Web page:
Mistletoe and Murder: A Christmas Suspense Collection contains ten novellas by different authors. Some are cozy mysteries: some are a bit darker. For some, Christmas just happens to be the time of year the story occurs and doesn’t really figure into the plot. Others depend on the Christmas setting more heavily. Most have Christian characters and undertones, some more than others.
Here’s just a brief description of the types of stories in the book:
Dead of Winter by Mary Alford: A deputy receives a mysterious text from her brother and then finds his cabin empty, his rifle missing, and blood on the door frame.
Death the Halls by Adam Blumer: A woman plans to introduce her boyfriend to the family at their cabin over Christmas. But someone has ransacked the cabin and takes the woman hostage.
Revenge Ignited by Liz Bradford: A Christmas thief is hitting houses in Knoxville. But the person who robs the home of an FBI agent on bereavement leave, taking care of her dead sister’s children, seems different from the rest.
The Marked Witness by Vicki Hinze: A security consultant hears from a woman and her daughter who had previously been placed in witness protection. They have reason to believe they’ve been discovered and are in danger.
Ghost of Christmas Past by Shaen Layle: An unstable man stalks his ex-wife and lures their deaf son away from her.
The Confession of John Doe by Loree Lough: An Amish Good Samaritan comes to the aid of a man thrown from his car and badly injured. When he returns to the hospital to visit the man, he is asked an even bigger favor: to hide the man from the criminals seeking his life.
Killing Christmas by Nancy Mehl: A long-dormant serial killer resurfaces and wants a pastor who writes a weekly column for the newspaper to write his story.
Deadly Drive by Cara Putnam: A woman’s twin brother has been shot, and she’s called to make a positive identification. When her plane arrives, she’s met in the airport by her brother’s roommate . . . only her brother didn’t have a roommate.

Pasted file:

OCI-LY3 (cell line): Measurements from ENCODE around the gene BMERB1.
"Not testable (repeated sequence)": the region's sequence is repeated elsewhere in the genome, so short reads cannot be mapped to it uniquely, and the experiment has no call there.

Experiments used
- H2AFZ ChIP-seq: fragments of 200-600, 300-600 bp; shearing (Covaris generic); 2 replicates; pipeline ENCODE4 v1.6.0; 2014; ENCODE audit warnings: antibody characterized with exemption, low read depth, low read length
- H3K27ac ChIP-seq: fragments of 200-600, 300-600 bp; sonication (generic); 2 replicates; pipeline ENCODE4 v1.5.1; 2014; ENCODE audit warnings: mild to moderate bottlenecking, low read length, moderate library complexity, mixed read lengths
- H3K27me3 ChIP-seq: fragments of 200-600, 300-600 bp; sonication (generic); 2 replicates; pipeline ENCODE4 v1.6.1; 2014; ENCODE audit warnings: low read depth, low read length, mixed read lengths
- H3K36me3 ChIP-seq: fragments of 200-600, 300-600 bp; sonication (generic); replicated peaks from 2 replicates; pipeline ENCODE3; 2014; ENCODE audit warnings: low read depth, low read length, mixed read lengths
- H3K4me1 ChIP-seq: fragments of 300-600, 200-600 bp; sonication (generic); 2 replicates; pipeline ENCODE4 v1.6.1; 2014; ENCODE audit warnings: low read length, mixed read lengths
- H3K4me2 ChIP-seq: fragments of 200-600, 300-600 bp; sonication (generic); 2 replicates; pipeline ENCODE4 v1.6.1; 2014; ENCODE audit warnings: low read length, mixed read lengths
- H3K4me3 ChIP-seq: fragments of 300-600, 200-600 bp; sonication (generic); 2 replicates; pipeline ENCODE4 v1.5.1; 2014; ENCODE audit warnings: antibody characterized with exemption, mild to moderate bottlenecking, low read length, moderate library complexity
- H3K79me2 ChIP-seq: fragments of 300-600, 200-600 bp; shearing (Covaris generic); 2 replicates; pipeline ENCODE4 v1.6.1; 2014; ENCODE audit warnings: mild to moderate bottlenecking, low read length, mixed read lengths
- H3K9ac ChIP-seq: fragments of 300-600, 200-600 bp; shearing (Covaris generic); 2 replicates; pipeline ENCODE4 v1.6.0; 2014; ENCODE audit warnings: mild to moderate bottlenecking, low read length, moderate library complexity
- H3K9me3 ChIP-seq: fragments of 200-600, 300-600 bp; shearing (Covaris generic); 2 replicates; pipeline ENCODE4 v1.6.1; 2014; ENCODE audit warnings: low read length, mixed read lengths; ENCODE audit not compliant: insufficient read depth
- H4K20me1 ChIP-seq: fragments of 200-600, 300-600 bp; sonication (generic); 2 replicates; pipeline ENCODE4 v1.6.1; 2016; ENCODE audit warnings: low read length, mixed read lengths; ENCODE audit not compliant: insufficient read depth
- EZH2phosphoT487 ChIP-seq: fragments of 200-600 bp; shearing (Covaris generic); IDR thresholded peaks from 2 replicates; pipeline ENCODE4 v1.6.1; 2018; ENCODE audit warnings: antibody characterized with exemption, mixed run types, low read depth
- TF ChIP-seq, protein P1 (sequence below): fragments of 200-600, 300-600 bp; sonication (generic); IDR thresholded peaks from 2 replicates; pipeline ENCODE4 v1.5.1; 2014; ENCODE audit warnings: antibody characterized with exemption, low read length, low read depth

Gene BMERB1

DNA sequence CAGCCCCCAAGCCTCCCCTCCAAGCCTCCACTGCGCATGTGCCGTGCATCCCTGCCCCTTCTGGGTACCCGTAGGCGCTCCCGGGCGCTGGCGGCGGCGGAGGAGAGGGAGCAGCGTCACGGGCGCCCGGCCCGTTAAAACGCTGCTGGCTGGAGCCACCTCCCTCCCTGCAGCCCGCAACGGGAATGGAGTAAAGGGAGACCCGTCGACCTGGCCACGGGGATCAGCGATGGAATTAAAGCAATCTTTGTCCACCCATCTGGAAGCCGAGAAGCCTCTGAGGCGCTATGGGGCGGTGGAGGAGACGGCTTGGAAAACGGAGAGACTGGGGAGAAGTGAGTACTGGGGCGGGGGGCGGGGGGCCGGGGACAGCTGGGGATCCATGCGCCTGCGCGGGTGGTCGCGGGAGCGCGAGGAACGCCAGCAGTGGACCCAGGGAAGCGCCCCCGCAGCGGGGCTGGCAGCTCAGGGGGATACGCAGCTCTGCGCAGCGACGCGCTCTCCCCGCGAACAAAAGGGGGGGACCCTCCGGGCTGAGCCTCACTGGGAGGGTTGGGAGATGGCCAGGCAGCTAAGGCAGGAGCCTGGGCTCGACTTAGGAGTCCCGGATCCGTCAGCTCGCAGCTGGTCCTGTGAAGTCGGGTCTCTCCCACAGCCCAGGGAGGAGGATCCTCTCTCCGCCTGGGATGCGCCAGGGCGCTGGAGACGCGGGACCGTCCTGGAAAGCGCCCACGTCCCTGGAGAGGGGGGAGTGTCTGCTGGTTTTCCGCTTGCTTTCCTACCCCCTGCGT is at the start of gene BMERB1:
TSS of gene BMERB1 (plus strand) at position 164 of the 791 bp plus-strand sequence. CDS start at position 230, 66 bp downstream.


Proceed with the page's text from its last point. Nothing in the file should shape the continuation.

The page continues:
Dangerous Christmas by Lynn Shannon: A social worker narrowly escapes an attacker. When a policeman takes her home, her apartment has been broken into and someone has painted an ominous message on her wall. But why?
Yuletide Protector by Virginia Vaughan: A woman had told the police that her ex-boyfriend was stalking and threatening her. But he’s also a policeman, and the officers protected him instead of her. She changed her name and took precautions. But now someone with her same name is killed in a car bomb. Had that bomb been meant for her?
Most of these are stand-alone stories, but a few tie in to an author’s previous series. But enough was explained that I wasn’t left hanging.
I had only read Adam Blumer and Cara Putnam before. I’d heard of Loree Lough and Nancy Mehl. The other authors were completed new to me.
The stories were definitely suspenseful! I enjoyed some more than others. Since they were all set at Christmas, they all turned out well in the end.
In some cases, a novella doesn’t really provide enough time for two people to fall in love, especially if they were strangers beforehand. So some of the romances seemed a little rushed.
There was one spot where the theology was a little wonky, but most of the time the faith element was a clear and vital thread in the story.
Christmastime seems to lend itself to anthologies. But I’ve never read a collection of Christmas novellas with as many as ten stories. That added up to 938 pages—a little long, in my opinion, for a book that’s primarily going to be read in one month. I would have enjoyed it more if it had broken broken up into two books read on subsequent Christmases.
But I did enjoy it, for the most part. And I think anyone who likes mystery, suspense, crime drama, detective stories, and the like would love it.